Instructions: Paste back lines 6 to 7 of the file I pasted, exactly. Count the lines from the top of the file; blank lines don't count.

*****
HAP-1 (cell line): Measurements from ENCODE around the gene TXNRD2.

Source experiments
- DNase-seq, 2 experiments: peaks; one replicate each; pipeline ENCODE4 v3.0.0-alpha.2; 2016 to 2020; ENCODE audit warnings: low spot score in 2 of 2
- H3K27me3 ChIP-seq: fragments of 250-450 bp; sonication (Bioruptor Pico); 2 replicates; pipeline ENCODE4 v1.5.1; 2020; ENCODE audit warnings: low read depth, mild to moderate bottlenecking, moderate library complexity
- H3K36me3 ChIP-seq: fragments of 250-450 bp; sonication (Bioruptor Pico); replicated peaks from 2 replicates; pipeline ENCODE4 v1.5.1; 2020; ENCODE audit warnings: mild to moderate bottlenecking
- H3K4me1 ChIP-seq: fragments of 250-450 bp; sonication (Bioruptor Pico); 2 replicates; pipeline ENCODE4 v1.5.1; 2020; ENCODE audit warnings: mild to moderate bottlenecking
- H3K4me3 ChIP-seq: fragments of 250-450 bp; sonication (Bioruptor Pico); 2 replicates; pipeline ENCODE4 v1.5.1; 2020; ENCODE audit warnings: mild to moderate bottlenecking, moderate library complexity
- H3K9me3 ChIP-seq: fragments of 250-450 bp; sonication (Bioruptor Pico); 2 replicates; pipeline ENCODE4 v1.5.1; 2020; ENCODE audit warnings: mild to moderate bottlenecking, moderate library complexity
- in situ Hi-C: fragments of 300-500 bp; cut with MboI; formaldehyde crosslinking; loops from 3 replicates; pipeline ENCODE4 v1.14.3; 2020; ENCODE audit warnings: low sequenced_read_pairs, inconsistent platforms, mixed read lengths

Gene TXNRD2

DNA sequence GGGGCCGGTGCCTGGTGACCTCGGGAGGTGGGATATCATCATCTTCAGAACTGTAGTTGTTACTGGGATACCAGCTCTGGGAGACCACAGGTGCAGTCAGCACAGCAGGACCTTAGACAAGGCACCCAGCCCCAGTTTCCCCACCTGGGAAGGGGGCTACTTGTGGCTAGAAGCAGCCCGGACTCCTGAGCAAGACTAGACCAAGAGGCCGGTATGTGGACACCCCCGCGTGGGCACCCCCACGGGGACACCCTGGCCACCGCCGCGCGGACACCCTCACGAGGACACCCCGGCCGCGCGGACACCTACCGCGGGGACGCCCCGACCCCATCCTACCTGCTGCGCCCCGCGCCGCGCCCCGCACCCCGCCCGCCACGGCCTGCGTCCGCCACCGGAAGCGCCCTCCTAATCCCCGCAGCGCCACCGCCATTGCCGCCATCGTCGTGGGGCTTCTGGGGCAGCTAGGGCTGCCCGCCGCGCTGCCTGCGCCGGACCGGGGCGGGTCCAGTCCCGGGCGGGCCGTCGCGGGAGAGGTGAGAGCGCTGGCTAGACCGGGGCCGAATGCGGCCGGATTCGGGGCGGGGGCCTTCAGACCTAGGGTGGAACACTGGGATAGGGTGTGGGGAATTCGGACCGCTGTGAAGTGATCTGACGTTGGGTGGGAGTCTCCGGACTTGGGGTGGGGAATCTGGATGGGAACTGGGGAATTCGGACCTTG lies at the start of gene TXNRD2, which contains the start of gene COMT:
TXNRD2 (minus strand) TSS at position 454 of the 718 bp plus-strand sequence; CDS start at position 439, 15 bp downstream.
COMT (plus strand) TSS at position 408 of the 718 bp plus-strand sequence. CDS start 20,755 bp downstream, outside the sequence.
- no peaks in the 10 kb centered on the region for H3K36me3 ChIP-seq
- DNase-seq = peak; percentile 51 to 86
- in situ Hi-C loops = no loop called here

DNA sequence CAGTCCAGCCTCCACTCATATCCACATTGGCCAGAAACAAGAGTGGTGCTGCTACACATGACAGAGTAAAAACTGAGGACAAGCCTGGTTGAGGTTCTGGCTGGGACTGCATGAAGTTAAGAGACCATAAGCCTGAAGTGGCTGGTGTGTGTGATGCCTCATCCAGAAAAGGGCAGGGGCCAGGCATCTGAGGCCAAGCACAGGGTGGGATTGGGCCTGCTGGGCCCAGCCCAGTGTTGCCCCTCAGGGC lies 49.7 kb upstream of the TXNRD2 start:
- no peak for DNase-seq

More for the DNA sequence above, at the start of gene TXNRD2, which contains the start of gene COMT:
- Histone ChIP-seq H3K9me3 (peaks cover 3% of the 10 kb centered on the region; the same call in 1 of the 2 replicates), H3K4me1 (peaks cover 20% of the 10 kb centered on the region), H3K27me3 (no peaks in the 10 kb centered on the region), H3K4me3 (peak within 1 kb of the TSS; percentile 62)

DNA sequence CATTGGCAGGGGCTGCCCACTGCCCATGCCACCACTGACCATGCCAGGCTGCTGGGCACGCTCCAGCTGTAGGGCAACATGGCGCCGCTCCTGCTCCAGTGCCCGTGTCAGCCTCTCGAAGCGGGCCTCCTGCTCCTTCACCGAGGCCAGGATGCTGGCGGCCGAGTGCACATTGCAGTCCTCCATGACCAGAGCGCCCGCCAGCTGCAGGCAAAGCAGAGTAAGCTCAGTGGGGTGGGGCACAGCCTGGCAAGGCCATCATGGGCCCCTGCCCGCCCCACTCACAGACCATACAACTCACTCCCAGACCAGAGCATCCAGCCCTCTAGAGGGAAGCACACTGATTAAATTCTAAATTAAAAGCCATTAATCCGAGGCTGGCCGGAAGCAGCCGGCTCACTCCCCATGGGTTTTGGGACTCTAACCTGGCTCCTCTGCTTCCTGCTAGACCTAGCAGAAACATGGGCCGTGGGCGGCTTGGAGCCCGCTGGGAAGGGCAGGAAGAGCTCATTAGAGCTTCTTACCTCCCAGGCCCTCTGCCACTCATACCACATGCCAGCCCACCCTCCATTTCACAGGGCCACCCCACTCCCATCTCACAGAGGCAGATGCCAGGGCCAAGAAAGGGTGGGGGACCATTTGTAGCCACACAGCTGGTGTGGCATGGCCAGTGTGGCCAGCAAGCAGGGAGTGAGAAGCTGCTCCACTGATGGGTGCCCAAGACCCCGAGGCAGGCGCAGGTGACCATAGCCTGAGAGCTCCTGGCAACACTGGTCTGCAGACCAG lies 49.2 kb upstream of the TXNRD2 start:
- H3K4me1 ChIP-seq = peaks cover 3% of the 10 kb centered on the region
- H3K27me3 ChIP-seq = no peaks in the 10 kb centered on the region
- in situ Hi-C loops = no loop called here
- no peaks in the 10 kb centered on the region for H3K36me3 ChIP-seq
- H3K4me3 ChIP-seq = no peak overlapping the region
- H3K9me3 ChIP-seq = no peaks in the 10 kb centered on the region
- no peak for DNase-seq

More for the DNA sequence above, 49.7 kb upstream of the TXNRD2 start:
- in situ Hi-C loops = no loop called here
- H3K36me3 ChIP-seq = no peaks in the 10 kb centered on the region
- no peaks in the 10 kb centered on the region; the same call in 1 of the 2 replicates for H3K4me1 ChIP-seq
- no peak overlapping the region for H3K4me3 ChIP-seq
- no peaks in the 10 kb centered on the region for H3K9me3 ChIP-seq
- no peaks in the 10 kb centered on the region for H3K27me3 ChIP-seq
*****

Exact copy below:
- H3K4me1 ChIP-seq: fragments of 250-450 bp; sonication (Bioruptor Pico); 2 replicates; pipeline ENCODE4 v1.5.1; 2020; ENCODE audit warnings: mild to moderate bottlenecking
- H3K4me3 ChIP-seq: fragments of 250-450 bp; sonication (Bioruptor Pico); 2 replicates; pipeline ENCODE4 v1.5.1; 2020; ENCODE audit warnings: mild to moderate bottlenecking, moderate library complexity